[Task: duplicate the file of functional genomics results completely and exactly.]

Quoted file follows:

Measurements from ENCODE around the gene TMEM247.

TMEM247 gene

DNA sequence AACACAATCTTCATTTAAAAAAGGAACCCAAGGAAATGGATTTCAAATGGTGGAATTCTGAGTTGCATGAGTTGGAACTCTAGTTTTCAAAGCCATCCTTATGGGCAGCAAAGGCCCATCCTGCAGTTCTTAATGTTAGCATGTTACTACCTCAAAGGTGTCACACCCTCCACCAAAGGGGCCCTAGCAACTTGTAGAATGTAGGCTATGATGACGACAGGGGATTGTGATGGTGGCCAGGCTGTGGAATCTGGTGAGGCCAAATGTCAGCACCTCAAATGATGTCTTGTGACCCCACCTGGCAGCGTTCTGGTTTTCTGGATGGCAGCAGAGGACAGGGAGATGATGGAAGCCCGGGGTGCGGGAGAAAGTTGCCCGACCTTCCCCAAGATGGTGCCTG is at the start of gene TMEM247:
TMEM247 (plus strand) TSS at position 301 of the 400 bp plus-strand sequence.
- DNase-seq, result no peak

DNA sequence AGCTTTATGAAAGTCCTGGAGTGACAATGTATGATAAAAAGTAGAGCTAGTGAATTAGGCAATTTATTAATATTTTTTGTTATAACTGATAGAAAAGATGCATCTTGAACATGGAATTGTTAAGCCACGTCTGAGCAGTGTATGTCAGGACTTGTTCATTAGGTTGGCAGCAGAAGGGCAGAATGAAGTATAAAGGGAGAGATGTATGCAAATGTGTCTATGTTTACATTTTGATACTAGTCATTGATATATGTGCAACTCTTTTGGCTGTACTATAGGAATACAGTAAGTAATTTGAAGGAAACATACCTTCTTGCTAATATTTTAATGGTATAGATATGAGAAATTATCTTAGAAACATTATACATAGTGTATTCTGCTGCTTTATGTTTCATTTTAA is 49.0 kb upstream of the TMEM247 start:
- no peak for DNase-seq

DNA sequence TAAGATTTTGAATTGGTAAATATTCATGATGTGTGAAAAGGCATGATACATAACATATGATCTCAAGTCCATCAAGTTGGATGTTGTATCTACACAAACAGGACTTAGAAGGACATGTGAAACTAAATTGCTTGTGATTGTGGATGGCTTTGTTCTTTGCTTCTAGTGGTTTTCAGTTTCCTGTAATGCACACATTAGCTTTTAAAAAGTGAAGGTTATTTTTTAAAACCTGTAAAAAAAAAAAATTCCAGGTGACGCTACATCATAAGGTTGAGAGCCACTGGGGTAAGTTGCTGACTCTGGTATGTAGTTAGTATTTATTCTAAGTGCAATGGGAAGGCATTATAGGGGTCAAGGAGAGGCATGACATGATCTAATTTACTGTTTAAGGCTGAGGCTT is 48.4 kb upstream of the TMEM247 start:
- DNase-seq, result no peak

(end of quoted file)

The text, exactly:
Measurements from ENCODE around the gene TMEM247.

TMEM247 gene

DNA sequence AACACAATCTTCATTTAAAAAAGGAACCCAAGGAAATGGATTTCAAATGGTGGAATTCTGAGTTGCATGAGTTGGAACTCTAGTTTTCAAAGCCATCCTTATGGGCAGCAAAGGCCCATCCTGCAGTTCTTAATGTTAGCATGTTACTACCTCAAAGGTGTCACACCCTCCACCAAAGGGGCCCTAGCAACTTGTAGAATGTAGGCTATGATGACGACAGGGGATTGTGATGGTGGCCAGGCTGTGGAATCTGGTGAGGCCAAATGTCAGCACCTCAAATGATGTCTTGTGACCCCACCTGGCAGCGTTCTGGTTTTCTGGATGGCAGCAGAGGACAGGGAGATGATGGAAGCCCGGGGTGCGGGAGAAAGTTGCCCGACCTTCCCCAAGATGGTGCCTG is at the start of gene TMEM247:
TMEM247 (plus strand) TSS at position 301 of the 400 bp plus-strand sequence.
- DNase-seq, result no peak

DNA sequence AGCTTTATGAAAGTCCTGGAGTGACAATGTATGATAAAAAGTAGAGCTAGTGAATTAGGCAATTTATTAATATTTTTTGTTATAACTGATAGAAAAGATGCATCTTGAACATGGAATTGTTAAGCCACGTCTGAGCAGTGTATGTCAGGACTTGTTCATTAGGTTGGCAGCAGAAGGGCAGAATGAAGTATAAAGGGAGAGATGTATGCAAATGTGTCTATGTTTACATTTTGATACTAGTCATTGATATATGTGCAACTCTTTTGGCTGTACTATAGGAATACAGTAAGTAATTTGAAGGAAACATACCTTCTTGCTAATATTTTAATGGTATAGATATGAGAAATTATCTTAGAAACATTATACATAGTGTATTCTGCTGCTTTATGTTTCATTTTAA is 49.0 kb upstream of the TMEM247 start:
- no peak for DNase-seq

DNA sequence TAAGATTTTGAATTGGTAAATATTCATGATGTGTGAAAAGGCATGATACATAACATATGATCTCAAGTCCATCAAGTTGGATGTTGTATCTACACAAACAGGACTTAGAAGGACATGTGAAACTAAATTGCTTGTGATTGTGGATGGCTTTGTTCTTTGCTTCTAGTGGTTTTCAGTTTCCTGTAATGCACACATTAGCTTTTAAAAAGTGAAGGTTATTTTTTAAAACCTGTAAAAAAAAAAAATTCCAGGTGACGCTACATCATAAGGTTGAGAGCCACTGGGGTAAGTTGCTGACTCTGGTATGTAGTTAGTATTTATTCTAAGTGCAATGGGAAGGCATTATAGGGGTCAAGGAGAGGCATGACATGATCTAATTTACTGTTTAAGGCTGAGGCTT is 48.4 kb upstream of the TMEM247 start:
- DNase-seq, result no peak